A review of I’ve Got Something To Say! How student voices inform our teaching by David Booth, Pembroke Publishers, 2013. ISBN: 978-1551382890
David Booth is internationally recognized for his long career in education promoting literacy and a love of words. In this new book, he provides a thorough, detailed reference full of meaningful and specific suggestions for teachers to encourage students to express their voices and take responsibility for learning. He advocates the importance of a classroom where all student voices are heard and all students receive opportunities to make choices in their learning.
This is a book that could last a teacher a lifetime. Each chapter is dense with suggestions on voice in story-making, role playing, writing, using technology, speaking and reading aloud, and understanding literature. Its demands are potentially difficult to implement: to be fully engaged; to use imagination; to construct creative opportunities for speech in learning; and to structure a democratic classroom. However, Booth believes “teachers have the potential to create contexts that permit and encourage young people to express their thoughts and feelings about issues and concerns that matter to them.”
Booth insists that “oracy” is as important as literacy and numeracy, and student voices are central to effective classroom learning – in all contexts, not just within a language unit. Talk includes speaking, listening, engaging in conversation, and learning through interaction in “a community of voices” (including online communities). It is a way to examine ideas, share thinking, raise questions, reveal biases, rethink answers, offer explanations, report information, and come to grips with complex issues.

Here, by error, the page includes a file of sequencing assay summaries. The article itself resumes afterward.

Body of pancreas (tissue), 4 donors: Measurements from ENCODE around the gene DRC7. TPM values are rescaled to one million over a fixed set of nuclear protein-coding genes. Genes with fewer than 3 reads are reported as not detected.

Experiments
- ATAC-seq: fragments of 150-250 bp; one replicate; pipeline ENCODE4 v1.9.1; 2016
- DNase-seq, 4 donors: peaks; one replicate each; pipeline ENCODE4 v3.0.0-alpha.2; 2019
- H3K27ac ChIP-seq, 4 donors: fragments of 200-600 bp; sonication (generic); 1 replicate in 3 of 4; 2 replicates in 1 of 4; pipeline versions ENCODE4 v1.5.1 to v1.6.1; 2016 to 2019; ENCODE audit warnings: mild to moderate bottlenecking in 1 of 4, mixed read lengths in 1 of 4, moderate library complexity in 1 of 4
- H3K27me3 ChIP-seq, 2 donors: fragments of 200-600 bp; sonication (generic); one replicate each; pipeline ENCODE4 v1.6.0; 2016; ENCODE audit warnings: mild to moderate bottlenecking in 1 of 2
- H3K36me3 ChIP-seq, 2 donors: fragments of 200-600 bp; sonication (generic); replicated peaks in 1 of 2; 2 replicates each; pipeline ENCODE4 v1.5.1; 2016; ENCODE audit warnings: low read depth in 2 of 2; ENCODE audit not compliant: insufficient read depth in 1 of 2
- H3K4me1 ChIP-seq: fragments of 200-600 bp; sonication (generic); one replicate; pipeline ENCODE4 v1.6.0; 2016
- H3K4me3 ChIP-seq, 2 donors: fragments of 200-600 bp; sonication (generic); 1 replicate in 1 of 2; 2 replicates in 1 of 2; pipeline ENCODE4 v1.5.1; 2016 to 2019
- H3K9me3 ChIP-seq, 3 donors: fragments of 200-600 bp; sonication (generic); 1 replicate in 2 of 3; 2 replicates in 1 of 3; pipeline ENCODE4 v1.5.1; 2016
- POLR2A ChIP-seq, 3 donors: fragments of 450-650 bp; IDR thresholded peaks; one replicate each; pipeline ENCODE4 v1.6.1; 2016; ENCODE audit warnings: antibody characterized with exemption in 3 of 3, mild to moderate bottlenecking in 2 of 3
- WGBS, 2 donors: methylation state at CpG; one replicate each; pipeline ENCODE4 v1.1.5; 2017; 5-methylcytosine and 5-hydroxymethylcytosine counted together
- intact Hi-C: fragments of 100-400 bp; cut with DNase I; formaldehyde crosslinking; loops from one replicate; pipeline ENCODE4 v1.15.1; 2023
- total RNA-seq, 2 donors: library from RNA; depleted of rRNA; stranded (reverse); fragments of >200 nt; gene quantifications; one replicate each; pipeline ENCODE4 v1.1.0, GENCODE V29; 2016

Booth delivers many specific examples of how his ideas can be incorporated into the classroom, with lists such as “Promoting Oral Reading Fifteen Ways.” He deals with learners of all kinds, including introverts and extroverts, those with various learning challenges, and ESL students. The final words of the book reflect its intention: “Can you and your colleagues find ways, as a school, to value student voice, to recognize each student’s progress towards finding, freeing, and contributing thoughts and feelings as an involved agent of her or his own learning?”
Photo: Dave Donald
First published in Education Canada, November 2014